Learning to read
At our school, your child’s journey in reading will begin with the DfE 'Letters and Sounds' programme, which helps children learn to say all the sounds they will need to read English. The following websites will all help you to understand how the programme works and can be used in a fun way.
By the end of Y2, children should have completed phase 6, thus developing fluent word reading skills and a good foundation in spelling.
Children will bring home an appropriate book to read from our reading scheme. Parents are given the opportunity to provide feedback about the child’s reading in the reading record, so that pupils, parents and school can all work together. Teachers monitor children’s reading closely and look to increase the level of challenge as soon as the children are ready –up until the magic moment when they become ‘free readers’!
Children learn reading skills in school through:
- literacy lessons;
- a weekly guided reading session with the teacher;
- reading out loud to other adults; and
- having the opportunity to enjoy texts individually through independent reading.
We have a wide range of reading books in school, all the way from texts which focus only on specific letters and sounds taught so far in Foundation Stage up to the latest Anthony Horowitz or Charlie Higson in year 6. We also have use the stimulating and well-liked Code X series of books to help the small number of older readers with dyslexic-type difficulties or who still find reading difficult in KS2. The link below suggests some great appropriate reads for KS2 children who are reading independently.
We believe that children become fluent and enthusiastic readers if they develop good reading habits at home. Some good websites with useful tips on reading at home with your child are:
Handy hints for early readers
- We recommend a ‘book introduction’ before reading. Talk with your child about the title, how the cover gives clues about what might happen, or what words we might expect to find. These predictions might help when your child has to read an unfamiliar word.
- The following ways of working out unfamiliar words will help your child become an independent reader:
- phonics – getting the children to say the sounds in the word.
- breaking the word down into recognisable parts can help eg under | stand | ing
- looking at the picture for clues.
- reading on to the end of the sentence then going back to work out the missing word.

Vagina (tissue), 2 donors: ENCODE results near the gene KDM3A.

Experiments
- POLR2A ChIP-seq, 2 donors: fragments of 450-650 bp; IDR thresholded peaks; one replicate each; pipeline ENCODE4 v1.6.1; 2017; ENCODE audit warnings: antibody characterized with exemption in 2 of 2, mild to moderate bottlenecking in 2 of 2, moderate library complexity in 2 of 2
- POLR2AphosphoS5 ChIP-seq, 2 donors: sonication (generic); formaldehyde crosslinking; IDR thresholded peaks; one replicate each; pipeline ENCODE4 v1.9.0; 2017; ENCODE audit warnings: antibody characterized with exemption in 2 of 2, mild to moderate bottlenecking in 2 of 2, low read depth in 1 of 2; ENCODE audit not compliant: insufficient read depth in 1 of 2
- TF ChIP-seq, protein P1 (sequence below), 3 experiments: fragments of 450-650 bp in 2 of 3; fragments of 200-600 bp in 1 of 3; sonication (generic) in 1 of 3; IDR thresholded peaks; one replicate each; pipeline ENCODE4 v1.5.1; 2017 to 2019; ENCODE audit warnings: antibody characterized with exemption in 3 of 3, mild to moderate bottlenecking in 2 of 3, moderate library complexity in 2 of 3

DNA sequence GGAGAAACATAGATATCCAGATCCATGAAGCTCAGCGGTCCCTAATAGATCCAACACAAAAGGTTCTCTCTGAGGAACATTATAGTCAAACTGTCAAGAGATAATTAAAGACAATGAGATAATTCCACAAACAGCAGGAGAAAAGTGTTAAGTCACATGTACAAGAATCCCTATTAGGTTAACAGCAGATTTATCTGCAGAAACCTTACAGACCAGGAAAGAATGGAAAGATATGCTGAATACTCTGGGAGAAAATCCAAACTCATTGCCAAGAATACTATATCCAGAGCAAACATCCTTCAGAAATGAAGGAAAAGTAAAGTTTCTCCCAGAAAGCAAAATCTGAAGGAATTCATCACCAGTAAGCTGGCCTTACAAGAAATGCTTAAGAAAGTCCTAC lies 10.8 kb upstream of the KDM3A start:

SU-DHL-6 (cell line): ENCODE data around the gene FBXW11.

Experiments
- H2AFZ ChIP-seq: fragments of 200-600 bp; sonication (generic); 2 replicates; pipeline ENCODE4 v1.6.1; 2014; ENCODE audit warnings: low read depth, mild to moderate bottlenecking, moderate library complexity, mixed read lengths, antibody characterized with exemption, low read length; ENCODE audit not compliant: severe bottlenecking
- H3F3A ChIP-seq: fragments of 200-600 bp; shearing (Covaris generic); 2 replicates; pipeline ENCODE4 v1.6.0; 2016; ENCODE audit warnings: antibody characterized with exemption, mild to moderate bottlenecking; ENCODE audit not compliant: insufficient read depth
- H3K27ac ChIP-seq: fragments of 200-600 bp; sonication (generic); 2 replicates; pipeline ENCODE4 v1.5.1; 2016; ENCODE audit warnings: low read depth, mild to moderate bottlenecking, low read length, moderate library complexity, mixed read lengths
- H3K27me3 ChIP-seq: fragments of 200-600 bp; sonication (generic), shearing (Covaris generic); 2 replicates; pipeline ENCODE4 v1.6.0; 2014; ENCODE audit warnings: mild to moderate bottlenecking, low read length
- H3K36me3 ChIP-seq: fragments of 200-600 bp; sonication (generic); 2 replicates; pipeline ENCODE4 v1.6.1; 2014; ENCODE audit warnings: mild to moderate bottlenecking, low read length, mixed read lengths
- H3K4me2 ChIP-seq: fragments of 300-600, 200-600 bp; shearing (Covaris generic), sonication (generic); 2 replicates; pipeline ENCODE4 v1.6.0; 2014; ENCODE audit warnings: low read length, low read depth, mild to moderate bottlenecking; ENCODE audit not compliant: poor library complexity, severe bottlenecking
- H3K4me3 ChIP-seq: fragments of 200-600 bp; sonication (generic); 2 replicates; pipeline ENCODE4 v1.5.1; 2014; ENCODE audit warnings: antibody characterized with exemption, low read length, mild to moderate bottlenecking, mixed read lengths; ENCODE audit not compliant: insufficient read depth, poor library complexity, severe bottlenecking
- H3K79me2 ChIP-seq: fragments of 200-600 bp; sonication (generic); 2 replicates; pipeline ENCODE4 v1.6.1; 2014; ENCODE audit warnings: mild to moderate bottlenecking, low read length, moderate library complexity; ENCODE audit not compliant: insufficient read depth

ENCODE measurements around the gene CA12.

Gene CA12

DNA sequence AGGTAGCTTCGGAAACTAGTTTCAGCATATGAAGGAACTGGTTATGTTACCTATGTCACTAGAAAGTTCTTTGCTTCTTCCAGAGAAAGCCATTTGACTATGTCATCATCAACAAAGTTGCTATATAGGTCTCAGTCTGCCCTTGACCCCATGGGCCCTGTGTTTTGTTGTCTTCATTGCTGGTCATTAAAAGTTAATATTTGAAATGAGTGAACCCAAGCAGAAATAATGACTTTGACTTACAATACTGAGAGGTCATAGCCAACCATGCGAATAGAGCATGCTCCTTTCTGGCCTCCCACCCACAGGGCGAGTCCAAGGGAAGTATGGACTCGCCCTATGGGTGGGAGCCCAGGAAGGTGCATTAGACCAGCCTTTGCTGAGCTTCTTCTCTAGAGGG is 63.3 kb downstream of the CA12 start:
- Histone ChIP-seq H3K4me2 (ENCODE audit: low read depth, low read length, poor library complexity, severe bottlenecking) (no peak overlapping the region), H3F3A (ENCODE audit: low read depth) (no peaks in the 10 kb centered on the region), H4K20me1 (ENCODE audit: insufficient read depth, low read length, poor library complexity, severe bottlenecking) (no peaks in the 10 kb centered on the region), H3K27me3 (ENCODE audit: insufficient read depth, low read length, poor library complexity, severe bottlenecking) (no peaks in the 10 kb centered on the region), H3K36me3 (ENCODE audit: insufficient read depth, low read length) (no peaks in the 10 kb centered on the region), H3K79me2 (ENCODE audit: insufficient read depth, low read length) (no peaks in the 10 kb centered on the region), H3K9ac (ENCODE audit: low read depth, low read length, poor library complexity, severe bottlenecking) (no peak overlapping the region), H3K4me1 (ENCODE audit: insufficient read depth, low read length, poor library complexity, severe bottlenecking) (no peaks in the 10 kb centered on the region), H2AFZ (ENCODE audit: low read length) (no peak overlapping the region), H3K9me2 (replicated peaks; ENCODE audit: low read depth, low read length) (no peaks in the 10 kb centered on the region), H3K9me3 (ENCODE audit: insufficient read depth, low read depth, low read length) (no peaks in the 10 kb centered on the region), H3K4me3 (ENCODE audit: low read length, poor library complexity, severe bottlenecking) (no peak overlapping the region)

- Make sure your child does just the right amount of reading so that they enjoy it and don’t become restless.
- At an early stage of reading development, it is helpful for a child to point at the words however it will slow them down when they become more fluent, so be ready to make a judgement about when your child should stop doing this.
- Suitable Reading targets for children on the early stages of National Curriculum reading levels (up to level 2) can be found here: http://www.hurst.bexley.sch.uk/site/files/I_Can_statements_-_READING.pdf
- Most of all, have fun! Hopefully your child will develop a lifelong love of reading!
Handy hints for older readers
- Children’s reading progress beyond level 2 is much more about understanding and discussing what they have read, rather than just their ability to read out loud. It is still really useful for your child to practise reading aloud in order to help them develop their fluency and expression, but your child should now also be able to read to themselves.
- Some great ways of discussing what your child has been reading and checking their understanding are:
- Getting them to predict what might happen next in the story and why they think that
- Getting them to retell the story afterwards in order – can they retell it in a way that is easy to follow and also entertaining?
- Asking them what they think of the book and why – can they mention parts of the book that they liked and disliked and say why?
- Getting them to explain how or why things happened in the story. A brilliant way to get your child to have a deeper understanding of what they read is to ask ‘why’ and ‘how’ questions that make them have to use clues and ‘read between the lines’ in the book – e.g. ‘why do you think Mr Wonka doesn’t save Violet?’ or ‘How do you think Matilda feels at this point?’
- Suitable Reading targets for children as they progress beyond level 2 in the National Curriculum reading levels can be found here: http://www.hurst.bexley.sch.uk/site/files/I_Can_statements_-_READING.pdf
- …and again, most of all, have fun! Hopefully your child will develop a lifelong love of reading!